Education

Durham school board opposes bill they say would limit teaching about race, sex biases

The Durham Public Schools Board of Education drafted a resolution Thursday opposing North Carolina House Bill 324, which would limit how school teachers can address race and sex in class.

Posted Updated

By
Emily Walkenhorst
, WRAL education reporter
DURHAM, N.C. — The Durham Public Schools Board of Education drafted a resolution Thursday opposing North Carolina House Bill 324, which would limit how school teachers can address race and sex in class.

The bill would “restrict and prohibit honest conversations about race, conflict with the existing state and local education standards, and infringe free speech rights of students, educators and staff,” the board wrote in its resolution.

That would impede efforts to make racial and gender equity a priority by both the district and the North Carolina Department of Public Instruction, per the resolution. DPI recently adopted new social studies standards to include more diverse perspectives and more discussions of inequities and discrimination.

The bill would make discussing racism and sexism in historical and current forms more difficult, the board contends. Specifically, racism persists in the form of continued unofficial school segregation and in other systems, disadvantaging many people, the resolution states.

House Bill 324 prohibits teaching the idea that believing the U.S. is a meritocracy — in which a person’s success is dictated by their merits alone — is “an inherently racist or sexist belief.”

The bill also prohibits teaching that people have inherent racial or sexist biases, as well as lessons promoting affirmative action or reparations for acts committed by prior generations.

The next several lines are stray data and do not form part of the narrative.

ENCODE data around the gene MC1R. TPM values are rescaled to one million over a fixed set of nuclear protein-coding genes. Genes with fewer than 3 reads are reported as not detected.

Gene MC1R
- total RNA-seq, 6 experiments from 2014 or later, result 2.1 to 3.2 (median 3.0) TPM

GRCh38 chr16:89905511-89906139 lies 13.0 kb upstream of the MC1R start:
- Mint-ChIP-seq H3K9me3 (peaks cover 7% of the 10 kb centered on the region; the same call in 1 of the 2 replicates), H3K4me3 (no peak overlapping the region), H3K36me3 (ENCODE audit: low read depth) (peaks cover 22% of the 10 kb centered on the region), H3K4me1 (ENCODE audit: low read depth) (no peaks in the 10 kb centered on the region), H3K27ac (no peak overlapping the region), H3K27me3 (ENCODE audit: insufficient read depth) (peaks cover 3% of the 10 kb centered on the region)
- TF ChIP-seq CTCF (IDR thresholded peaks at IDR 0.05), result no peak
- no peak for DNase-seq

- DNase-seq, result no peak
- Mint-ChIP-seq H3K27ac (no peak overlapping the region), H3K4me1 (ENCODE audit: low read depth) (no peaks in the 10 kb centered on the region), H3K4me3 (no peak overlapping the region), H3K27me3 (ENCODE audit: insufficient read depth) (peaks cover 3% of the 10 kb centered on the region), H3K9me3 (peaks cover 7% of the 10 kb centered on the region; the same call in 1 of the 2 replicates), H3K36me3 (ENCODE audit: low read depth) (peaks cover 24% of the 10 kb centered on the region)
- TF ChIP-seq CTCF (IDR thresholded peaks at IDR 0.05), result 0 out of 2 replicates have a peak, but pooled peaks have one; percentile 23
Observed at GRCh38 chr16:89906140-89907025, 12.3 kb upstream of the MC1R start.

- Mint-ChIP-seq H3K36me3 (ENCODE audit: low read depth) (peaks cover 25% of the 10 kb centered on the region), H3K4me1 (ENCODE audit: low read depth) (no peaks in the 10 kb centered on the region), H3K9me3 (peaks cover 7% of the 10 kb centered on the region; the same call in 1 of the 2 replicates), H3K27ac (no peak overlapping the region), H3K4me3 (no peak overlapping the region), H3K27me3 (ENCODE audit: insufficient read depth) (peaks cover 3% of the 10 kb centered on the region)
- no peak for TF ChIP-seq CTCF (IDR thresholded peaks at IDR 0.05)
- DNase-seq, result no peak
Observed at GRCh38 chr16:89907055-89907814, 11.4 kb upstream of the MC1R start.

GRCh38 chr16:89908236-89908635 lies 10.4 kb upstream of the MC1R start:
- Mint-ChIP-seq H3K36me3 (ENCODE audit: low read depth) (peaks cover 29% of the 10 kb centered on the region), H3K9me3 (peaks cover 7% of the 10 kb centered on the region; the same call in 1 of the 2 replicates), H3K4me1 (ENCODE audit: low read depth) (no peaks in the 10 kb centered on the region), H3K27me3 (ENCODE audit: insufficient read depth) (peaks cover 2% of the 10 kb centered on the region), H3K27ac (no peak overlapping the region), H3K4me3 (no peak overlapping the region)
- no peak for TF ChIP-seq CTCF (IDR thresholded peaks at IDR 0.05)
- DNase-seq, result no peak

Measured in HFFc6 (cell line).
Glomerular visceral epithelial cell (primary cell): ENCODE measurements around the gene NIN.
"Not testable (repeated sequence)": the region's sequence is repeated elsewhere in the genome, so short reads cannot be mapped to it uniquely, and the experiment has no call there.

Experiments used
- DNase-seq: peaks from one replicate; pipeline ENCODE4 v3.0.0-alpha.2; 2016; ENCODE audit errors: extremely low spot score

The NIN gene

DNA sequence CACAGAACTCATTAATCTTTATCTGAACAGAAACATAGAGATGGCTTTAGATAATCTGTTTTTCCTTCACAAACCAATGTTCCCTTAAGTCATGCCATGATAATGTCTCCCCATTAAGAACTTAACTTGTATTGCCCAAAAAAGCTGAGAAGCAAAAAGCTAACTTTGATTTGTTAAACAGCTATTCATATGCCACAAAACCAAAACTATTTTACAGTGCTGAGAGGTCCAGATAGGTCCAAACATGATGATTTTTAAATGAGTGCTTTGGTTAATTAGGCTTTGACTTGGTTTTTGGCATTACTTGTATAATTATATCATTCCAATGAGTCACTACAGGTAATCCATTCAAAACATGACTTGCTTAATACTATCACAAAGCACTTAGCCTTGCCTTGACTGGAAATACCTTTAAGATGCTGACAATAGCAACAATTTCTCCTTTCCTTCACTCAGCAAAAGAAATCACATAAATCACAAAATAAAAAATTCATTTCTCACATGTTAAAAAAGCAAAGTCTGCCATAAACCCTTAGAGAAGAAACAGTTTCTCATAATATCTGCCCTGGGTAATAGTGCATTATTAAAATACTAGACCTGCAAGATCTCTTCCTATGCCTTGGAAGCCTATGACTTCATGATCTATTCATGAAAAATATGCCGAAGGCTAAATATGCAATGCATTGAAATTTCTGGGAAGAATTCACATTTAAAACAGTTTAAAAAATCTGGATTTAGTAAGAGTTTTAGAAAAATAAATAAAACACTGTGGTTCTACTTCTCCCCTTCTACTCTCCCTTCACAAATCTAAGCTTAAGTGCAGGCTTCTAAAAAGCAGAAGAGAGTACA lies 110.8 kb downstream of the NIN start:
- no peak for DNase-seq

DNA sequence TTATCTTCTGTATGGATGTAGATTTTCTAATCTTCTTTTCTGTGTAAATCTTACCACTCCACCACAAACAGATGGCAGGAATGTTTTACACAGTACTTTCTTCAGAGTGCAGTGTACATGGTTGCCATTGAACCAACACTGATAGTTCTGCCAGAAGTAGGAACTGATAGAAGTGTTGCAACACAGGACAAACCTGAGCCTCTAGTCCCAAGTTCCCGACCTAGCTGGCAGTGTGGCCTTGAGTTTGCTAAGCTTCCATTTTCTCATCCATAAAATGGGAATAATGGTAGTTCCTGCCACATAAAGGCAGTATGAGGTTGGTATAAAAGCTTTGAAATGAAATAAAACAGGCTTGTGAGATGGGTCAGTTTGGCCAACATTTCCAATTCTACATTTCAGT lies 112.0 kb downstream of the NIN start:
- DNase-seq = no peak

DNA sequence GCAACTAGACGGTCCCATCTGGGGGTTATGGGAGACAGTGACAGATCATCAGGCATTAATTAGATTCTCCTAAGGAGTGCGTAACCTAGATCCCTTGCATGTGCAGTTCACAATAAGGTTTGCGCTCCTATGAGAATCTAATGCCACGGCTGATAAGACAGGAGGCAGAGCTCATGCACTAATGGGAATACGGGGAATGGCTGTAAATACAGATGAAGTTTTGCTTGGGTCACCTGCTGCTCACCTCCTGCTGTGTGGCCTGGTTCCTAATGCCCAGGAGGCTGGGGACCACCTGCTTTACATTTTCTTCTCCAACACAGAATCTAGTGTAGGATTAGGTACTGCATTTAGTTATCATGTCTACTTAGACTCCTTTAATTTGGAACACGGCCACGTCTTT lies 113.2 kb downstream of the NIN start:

The board approved the resolution Thursday after members took turns reading it. Members spent little time discussing the resolution.

Many Republicans favor the bill, concerned that some teachings about racism or sexism might make some children feel bad about themselves or their country. Many Democrats oppose the bill, concerned that it will impede educators’ ability to discuss the realities of racism and sexism.

The bill does not specifically mention “critical race theory.” But many people debating the bill have used the term to describe what the bill bans.

Critical race theory teaches racism as a social construct and contends racism is embedded in laws and policies, according to a recent Education Week article.

As schools have focused more on equity initiatives, the term has been used to describe many more things.

The Durham school board contends that critical race theory doesn’t discriminate against a particular race or sex but rather heightens awareness of how systems in the United States discriminate.

The school board called the bill the work of the conservative organizations American Legislative Exchange Council and Heritage Foundation.

Instead of passing House Bill 324, the board asks that North Carolina General Assembly act on the district’s legislative priorities to improve educational equity, such as funding equity officers in each school district.

House Bill 324 bans the teaching of seven concepts, as well as the use of materials to promote them. It doesn’t ban schools from assigning materials that incorporate the seven things, so long as “the public school unit does not sponsor, approve, or endorse such concepts or works.”

The seven concepts banned are teaching that:

  • One race or sex is inherently superior
  • An individual, because of their race or sex, inherently has conscious or unconscious biases that are racist, sexist or oppressive
  • An individual should be discriminated against or receive unfair treatment
  • An individual’s morality is determined by their race or sex
  • An individual, solely because of their race or sex, must be responsible for actions committed by prior generations of that same race or sex
  • Any individual, solely because of their race or sex, should feel “discomfort, guilt, anguish, or any other form of psychological distress”
  • The belief that the U.S. is a meritocracy is an inherently racist or sexist belief, or that the U.S. was created by members of a particular race or sex for the purpose of oppressing members of another race or sex

The bill doesn’t prohibit First Amendment-protected speech, and it doesn’t prohibit people from accessing materials that advocate for the seven banned concepts, so long as they do so “on an individual basis.”

Image

 Credits

Copyright 2022 by Capitol Broadcasting Company. All rights reserved. This material may not be published, broadcast, rewritten or redistributed.